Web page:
The publisher of a Palestinian author denied a visa to appear at the Edinburgh book festival this year says the Home Office has effectively stopped her from speaking, despite reversing its decision.

Nayrouz Qarmout, who is also a TV journalist, was one of a dozen Middle Eastern and African writers and illustrators who had their applications for visitor visas refused, sometimes multiple times, ahead of this year’s festival, which began on Saturday.

With all but three having received their visas, on Sunday Qarmout was granted hers in a last-minute reprieve after applying three times since April.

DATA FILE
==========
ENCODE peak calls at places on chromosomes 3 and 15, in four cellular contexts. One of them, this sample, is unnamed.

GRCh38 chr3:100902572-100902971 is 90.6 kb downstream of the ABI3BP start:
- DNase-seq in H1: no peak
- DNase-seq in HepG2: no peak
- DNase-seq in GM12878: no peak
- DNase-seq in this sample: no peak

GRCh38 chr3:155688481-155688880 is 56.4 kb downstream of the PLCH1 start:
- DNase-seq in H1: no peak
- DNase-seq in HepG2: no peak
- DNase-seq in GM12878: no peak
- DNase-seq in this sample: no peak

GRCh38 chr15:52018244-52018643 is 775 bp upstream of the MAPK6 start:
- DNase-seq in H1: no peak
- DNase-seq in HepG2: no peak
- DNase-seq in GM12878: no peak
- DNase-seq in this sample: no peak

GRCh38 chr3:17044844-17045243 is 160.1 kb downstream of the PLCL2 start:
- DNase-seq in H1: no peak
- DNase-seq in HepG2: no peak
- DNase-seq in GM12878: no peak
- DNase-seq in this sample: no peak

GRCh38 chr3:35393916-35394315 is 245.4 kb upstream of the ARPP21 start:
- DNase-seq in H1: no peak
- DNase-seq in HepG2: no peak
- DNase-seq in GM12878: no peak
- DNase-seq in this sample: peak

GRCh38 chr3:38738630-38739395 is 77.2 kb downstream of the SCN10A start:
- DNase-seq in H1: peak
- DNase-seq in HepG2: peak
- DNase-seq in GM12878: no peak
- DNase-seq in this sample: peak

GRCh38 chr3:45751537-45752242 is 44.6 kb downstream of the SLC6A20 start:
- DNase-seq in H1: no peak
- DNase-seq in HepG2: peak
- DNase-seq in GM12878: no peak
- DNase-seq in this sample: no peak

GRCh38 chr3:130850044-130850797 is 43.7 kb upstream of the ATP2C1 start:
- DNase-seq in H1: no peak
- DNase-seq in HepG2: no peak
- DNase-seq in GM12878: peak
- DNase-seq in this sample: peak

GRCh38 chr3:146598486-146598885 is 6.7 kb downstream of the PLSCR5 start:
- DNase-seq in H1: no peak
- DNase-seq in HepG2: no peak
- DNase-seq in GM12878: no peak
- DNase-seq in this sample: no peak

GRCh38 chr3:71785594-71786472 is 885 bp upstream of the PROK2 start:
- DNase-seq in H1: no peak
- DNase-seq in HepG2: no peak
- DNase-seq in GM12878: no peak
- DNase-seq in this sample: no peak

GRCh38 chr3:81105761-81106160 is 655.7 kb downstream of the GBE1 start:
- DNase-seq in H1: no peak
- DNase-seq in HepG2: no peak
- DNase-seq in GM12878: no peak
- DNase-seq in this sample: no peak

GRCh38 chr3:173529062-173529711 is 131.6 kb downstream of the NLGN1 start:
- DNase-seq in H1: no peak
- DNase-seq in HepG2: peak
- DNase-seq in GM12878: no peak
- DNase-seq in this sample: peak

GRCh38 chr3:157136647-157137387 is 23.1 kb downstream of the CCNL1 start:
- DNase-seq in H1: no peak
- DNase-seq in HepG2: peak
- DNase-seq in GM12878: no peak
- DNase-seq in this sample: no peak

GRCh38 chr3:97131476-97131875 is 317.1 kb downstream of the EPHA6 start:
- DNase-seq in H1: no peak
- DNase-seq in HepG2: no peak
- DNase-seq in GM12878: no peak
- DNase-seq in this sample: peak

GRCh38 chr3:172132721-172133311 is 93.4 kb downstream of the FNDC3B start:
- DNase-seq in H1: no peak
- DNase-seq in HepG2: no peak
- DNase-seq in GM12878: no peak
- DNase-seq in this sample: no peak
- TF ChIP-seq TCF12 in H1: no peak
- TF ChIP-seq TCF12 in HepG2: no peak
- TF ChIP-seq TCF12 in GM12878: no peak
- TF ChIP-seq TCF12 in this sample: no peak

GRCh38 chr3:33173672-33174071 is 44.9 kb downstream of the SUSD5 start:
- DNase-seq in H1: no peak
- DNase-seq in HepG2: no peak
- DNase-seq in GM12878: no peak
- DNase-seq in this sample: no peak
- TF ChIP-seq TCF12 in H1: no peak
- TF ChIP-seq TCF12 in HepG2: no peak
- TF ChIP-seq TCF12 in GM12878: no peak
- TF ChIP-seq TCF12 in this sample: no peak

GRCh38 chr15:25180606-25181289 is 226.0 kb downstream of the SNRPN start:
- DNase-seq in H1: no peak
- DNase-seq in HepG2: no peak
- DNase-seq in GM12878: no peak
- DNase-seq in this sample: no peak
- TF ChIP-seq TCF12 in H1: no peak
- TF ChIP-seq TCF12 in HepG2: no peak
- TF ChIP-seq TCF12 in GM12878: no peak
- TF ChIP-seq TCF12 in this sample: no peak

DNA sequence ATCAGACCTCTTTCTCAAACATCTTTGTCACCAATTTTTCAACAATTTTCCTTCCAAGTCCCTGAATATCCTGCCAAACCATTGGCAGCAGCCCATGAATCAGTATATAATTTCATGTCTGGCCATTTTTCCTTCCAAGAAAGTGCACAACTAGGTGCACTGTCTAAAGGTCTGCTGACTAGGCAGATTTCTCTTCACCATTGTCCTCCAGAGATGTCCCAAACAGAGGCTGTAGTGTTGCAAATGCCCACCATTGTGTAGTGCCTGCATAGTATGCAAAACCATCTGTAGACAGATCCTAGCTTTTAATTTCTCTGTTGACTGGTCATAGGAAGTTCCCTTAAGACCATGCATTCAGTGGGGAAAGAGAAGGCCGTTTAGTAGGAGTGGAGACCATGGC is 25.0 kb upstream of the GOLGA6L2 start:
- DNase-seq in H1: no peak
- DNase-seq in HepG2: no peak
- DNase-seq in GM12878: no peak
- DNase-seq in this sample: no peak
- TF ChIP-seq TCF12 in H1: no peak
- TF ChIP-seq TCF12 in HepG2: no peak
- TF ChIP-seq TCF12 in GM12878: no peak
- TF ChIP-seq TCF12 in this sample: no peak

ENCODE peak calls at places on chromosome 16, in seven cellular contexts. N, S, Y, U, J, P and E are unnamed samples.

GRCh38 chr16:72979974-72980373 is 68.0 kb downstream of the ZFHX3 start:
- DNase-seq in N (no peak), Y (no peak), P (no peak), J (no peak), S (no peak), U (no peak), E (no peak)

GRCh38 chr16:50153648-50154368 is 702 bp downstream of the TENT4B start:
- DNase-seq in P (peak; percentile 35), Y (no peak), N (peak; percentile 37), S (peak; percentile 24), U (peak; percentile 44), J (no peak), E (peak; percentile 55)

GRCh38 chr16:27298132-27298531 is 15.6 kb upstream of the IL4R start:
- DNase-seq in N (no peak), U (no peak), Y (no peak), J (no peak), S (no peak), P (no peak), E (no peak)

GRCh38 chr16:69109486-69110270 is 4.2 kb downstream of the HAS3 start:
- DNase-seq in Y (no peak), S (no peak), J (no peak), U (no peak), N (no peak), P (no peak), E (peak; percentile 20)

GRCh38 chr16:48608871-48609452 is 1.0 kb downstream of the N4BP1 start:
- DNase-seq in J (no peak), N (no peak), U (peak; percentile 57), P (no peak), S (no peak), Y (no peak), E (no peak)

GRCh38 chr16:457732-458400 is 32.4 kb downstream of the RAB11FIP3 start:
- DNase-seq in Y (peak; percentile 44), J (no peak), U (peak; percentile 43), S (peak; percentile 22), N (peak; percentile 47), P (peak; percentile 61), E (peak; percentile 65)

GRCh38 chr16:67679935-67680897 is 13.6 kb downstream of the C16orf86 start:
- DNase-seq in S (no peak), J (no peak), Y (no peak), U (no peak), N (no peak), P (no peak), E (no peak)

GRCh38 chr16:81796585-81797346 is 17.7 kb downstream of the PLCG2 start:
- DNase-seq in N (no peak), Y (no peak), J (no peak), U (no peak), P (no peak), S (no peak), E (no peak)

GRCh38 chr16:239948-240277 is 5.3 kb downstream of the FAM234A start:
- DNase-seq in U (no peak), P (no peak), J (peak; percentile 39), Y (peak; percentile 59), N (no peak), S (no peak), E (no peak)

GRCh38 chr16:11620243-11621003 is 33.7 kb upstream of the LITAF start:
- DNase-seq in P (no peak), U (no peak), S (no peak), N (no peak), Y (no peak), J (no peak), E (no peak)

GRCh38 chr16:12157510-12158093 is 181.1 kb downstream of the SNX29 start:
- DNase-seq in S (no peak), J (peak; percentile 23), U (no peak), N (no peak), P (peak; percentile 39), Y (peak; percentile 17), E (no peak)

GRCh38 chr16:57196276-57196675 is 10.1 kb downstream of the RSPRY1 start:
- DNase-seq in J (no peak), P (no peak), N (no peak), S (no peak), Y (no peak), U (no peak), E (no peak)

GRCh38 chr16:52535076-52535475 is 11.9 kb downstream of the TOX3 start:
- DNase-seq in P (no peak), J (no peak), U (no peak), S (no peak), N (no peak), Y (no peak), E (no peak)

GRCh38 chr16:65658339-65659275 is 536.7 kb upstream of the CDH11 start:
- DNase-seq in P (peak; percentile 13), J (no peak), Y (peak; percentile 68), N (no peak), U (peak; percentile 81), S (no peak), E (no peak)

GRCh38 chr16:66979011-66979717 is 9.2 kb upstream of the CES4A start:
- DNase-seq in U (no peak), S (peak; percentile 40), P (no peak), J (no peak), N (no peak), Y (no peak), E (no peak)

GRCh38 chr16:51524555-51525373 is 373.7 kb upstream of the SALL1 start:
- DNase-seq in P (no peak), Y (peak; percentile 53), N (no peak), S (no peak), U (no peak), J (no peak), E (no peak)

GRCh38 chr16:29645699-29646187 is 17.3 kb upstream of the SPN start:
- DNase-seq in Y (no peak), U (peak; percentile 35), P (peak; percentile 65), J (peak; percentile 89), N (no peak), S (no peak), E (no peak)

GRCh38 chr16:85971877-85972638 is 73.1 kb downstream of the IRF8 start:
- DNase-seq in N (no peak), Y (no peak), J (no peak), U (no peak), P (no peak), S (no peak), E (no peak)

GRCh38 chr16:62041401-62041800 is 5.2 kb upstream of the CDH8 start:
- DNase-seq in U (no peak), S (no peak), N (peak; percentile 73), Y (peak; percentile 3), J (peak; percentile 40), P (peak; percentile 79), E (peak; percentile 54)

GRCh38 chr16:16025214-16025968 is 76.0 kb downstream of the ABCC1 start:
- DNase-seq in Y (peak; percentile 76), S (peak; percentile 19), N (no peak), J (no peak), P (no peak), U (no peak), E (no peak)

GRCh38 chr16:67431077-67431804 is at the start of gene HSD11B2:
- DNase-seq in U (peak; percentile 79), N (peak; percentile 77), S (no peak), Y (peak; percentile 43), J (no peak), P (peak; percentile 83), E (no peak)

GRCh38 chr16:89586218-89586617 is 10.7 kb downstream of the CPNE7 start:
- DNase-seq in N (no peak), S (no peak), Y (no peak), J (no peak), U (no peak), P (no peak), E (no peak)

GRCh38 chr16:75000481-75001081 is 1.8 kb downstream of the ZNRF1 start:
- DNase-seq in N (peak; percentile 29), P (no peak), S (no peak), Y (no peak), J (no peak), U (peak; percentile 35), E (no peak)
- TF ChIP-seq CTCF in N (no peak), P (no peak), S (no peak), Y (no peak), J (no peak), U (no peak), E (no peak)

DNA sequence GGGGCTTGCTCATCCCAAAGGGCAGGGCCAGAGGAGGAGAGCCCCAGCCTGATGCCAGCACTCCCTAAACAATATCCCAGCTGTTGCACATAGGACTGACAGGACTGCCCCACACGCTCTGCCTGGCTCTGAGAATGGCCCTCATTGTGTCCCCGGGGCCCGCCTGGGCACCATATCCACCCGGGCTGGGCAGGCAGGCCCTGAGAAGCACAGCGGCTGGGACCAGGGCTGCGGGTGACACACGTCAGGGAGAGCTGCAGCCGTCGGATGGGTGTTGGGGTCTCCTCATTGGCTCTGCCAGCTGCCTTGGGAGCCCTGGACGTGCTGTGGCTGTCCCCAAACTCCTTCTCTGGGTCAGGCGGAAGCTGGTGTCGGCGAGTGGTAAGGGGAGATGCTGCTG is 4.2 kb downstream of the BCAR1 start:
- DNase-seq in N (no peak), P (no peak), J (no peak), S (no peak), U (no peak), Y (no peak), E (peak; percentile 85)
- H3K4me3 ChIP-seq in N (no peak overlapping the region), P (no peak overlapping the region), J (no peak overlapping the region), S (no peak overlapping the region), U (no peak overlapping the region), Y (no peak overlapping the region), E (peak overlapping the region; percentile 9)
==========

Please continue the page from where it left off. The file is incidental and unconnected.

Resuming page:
A Home Office spokesperson said: “We have decided to issue a visa to Mrs Qarmout on the basis of new information that has been provided. We are working with her to ensure she receives her visa and travel documents as quickly as possible.”

However, it is unlikely Qarmout will make it in time for her scheduled appearance on Wednesday, when she was due to speak at a sold-out eventabout her book, The Sea Cloak and Other Stories.

As a Gaza resident, she also requires approval from Jordan to fly from Amman to the UK, as well as an exit permit from Israel to pass through the Erez Crossing on the border. She has been advised that it will take four to five days for her passport to arrive in Gaza.

The festival’s director, Nick Barley, said a new event would be planned for 23 August in her honour. “If she can attend, it will be a celebration of freedom of speech,” he said. “If not, we’ll bring attention to her case.”